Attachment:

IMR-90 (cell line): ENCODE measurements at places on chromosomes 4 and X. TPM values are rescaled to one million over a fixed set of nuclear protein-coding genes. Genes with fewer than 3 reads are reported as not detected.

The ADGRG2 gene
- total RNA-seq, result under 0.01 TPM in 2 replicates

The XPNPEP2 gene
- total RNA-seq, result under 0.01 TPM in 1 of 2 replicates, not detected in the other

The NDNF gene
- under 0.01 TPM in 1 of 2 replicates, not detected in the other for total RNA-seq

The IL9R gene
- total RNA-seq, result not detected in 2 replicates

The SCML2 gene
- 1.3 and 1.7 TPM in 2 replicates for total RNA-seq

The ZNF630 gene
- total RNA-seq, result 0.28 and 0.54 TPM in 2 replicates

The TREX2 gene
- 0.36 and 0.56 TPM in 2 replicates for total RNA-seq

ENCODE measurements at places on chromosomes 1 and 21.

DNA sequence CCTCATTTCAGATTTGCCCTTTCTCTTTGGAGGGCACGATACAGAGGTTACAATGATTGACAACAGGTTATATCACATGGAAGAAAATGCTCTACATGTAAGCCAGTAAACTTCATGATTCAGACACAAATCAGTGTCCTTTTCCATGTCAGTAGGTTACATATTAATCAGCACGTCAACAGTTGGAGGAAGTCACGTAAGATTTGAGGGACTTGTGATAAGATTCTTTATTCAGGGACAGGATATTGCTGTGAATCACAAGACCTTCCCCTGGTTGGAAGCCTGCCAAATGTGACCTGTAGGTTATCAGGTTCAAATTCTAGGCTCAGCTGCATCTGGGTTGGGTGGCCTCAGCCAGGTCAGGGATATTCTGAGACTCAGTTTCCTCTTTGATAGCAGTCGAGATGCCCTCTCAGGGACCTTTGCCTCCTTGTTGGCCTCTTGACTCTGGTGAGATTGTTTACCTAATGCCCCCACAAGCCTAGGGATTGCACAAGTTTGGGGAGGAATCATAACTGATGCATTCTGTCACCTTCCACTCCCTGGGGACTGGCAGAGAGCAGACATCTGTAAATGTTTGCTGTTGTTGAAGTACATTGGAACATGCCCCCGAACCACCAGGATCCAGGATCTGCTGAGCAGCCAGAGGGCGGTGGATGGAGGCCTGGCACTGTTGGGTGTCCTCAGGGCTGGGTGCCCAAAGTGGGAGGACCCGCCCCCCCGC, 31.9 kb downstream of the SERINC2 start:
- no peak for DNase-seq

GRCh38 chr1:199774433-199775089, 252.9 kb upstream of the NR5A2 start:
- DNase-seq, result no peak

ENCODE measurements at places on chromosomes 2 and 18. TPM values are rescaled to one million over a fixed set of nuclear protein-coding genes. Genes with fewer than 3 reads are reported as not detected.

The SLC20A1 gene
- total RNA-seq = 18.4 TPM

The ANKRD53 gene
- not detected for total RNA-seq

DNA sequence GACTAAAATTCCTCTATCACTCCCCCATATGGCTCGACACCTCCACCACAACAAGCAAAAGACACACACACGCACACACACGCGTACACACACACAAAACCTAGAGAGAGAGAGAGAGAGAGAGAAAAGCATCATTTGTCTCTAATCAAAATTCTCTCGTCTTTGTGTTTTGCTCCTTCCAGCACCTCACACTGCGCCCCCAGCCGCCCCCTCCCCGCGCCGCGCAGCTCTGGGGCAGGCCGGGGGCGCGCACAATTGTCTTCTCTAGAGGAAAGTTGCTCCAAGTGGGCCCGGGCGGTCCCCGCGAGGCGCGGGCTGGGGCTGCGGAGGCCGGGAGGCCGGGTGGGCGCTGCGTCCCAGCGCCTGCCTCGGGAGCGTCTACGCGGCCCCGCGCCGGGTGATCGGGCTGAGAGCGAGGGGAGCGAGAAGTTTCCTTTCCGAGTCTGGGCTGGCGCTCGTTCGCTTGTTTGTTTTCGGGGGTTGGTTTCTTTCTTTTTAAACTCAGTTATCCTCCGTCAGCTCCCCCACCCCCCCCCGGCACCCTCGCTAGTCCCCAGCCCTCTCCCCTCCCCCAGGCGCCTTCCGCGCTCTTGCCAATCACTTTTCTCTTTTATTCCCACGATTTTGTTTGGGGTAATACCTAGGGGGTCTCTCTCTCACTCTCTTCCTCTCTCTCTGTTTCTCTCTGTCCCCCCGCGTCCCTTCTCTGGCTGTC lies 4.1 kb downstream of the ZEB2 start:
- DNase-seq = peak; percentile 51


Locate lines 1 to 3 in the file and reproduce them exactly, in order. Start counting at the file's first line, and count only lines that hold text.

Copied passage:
IMR-90 (cell line): ENCODE measurements at places on chromosomes 4 and X. TPM values are rescaled to one million over a fixed set of nuclear protein-coding genes. Genes with fewer than 3 reads are reported as not detected.

The ADGRG2 gene
- total RNA-seq, result under 0.01 TPM in 2 replicates